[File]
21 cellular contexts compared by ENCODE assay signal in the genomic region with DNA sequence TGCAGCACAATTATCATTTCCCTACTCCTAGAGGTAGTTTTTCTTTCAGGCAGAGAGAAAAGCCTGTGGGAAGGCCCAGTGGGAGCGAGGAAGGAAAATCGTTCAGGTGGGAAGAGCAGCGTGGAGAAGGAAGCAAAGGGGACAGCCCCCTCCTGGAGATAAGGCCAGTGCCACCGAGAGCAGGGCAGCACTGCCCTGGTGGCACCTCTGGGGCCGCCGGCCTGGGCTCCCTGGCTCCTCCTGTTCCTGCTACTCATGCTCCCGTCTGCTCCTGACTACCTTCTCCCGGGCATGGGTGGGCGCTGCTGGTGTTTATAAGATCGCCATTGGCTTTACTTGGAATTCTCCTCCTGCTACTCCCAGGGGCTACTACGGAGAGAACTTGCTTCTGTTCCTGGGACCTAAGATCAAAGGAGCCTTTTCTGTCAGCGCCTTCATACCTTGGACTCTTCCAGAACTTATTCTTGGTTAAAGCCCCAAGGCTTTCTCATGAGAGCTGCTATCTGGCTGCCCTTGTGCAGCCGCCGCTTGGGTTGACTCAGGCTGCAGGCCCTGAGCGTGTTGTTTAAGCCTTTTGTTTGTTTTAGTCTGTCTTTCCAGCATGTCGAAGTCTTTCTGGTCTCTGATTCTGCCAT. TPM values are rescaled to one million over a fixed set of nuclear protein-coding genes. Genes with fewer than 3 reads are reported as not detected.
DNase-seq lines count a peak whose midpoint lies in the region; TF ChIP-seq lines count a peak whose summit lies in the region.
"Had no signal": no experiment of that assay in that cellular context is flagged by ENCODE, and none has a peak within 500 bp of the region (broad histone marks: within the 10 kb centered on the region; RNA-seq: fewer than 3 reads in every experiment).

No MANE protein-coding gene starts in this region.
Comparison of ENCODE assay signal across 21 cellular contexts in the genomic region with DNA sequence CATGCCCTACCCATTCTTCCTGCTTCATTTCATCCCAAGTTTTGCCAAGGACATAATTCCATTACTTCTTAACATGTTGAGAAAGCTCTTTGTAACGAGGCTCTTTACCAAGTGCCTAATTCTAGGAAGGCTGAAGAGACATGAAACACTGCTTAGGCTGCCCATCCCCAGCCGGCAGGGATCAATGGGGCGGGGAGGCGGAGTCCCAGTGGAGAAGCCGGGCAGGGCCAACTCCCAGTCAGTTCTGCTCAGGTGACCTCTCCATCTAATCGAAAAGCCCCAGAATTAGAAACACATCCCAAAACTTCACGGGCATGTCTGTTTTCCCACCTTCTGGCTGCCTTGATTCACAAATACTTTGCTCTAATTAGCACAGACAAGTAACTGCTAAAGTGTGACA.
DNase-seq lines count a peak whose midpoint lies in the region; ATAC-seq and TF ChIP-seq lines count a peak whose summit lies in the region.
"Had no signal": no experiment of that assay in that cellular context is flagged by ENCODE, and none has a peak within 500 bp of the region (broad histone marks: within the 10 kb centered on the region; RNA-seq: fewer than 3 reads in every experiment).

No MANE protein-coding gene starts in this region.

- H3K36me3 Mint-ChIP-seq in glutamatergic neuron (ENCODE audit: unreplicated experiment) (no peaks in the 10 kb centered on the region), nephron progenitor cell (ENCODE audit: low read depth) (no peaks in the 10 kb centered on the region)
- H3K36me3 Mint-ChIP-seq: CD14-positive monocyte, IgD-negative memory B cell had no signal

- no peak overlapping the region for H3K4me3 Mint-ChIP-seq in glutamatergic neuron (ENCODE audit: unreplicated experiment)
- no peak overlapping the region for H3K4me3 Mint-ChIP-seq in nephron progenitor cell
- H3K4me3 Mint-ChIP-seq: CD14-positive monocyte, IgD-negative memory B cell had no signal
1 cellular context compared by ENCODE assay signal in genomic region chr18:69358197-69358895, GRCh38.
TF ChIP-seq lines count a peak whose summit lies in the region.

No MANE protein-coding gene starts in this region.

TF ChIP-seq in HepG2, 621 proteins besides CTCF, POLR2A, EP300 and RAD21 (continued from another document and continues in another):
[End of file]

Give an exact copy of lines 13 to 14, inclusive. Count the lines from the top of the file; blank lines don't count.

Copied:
- H3K4me3 Mint-ChIP-seq: CD14-positive monocyte, IgD-negative memory B cell had no signal
1 cellular context compared by ENCODE assay signal in genomic region chr18:69358197-69358895, GRCh38.